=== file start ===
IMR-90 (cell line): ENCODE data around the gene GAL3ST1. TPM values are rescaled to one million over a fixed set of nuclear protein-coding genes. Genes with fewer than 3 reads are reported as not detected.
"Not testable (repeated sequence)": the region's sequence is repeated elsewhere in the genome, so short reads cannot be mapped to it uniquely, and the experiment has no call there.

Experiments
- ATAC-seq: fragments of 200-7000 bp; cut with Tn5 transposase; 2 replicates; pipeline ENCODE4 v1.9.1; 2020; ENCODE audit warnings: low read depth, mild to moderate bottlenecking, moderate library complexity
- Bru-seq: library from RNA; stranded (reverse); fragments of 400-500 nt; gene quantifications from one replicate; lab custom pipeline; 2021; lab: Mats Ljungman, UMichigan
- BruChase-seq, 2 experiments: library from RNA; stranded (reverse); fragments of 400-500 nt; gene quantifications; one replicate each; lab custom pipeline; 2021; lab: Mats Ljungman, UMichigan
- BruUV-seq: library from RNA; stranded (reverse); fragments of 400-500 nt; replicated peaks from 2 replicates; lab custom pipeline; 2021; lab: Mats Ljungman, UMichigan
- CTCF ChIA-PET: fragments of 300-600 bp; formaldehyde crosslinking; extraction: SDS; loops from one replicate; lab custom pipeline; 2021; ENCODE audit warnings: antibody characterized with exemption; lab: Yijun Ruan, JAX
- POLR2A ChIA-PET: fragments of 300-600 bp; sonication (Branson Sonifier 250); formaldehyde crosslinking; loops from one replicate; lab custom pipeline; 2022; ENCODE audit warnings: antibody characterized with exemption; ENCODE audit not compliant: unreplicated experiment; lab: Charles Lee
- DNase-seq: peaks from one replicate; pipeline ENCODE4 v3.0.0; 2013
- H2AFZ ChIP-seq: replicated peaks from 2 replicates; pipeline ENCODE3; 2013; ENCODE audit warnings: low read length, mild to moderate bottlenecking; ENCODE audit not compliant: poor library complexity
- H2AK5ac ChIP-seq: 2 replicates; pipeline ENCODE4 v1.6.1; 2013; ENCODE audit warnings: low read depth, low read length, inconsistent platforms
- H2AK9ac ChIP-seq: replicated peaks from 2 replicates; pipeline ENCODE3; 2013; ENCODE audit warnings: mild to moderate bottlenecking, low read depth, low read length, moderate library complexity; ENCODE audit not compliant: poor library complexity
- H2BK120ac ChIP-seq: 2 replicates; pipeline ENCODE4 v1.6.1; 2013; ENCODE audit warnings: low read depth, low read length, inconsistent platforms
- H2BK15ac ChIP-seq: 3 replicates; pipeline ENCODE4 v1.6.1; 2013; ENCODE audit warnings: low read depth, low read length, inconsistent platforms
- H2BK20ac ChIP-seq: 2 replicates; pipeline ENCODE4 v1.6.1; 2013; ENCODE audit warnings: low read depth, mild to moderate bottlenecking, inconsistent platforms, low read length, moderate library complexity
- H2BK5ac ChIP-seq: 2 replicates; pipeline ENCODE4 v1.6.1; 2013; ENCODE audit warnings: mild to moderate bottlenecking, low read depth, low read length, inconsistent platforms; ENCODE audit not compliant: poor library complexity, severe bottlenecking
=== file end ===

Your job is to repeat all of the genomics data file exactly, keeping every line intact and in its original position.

IMR-90 (cell line): ENCODE data around the gene GAL3ST1. TPM values are rescaled to one million over a fixed set of nuclear protein-coding genes. Genes with fewer than 3 reads are reported as not detected.
"Not testable (repeated sequence)": the region's sequence is repeated elsewhere in the genome, so short reads cannot be mapped to it uniquely, and the experiment has no call there.

Experiments
- ATAC-seq: fragments of 200-7000 bp; cut with Tn5 transposase; 2 replicates; pipeline ENCODE4 v1.9.1; 2020; ENCODE audit warnings: low read depth, mild to moderate bottlenecking, moderate library complexity
- Bru-seq: library from RNA; stranded (reverse); fragments of 400-500 nt; gene quantifications from one replicate; lab custom pipeline; 2021; lab: Mats Ljungman, UMichigan
- BruChase-seq, 2 experiments: library from RNA; stranded (reverse); fragments of 400-500 nt; gene quantifications; one replicate each; lab custom pipeline; 2021; lab: Mats Ljungman, UMichigan
- BruUV-seq: library from RNA; stranded (reverse); fragments of 400-500 nt; replicated peaks from 2 replicates; lab custom pipeline; 2021; lab: Mats Ljungman, UMichigan
- CTCF ChIA-PET: fragments of 300-600 bp; formaldehyde crosslinking; extraction: SDS; loops from one replicate; lab custom pipeline; 2021; ENCODE audit warnings: antibody characterized with exemption; lab: Yijun Ruan, JAX
- POLR2A ChIA-PET: fragments of 300-600 bp; sonication (Branson Sonifier 250); formaldehyde crosslinking; loops from one replicate; lab custom pipeline; 2022; ENCODE audit warnings: antibody characterized with exemption; ENCODE audit not compliant: unreplicated experiment; lab: Charles Lee
- DNase-seq: peaks from one replicate; pipeline ENCODE4 v3.0.0; 2013
- H2AFZ ChIP-seq: replicated peaks from 2 replicates; pipeline ENCODE3; 2013; ENCODE audit warnings: low read length, mild to moderate bottlenecking; ENCODE audit not compliant: poor library complexity
- H2AK5ac ChIP-seq: 2 replicates; pipeline ENCODE4 v1.6.1; 2013; ENCODE audit warnings: low read depth, low read length, inconsistent platforms
- H2AK9ac ChIP-seq: replicated peaks from 2 replicates; pipeline ENCODE3; 2013; ENCODE audit warnings: mild to moderate bottlenecking, low read depth, low read length, moderate library complexity; ENCODE audit not compliant: poor library complexity
- H2BK120ac ChIP-seq: 2 replicates; pipeline ENCODE4 v1.6.1; 2013; ENCODE audit warnings: low read depth, low read length, inconsistent platforms
- H2BK15ac ChIP-seq: 3 replicates; pipeline ENCODE4 v1.6.1; 2013; ENCODE audit warnings: low read depth, low read length, inconsistent platforms
- H2BK20ac ChIP-seq: 2 replicates; pipeline ENCODE4 v1.6.1; 2013; ENCODE audit warnings: low read depth, mild to moderate bottlenecking, inconsistent platforms, low read length, moderate library complexity
- H2BK5ac ChIP-seq: 2 replicates; pipeline ENCODE4 v1.6.1; 2013; ENCODE audit warnings: mild to moderate bottlenecking, low read depth, low read length, inconsistent platforms; ENCODE audit not compliant: poor library complexity, severe bottlenecking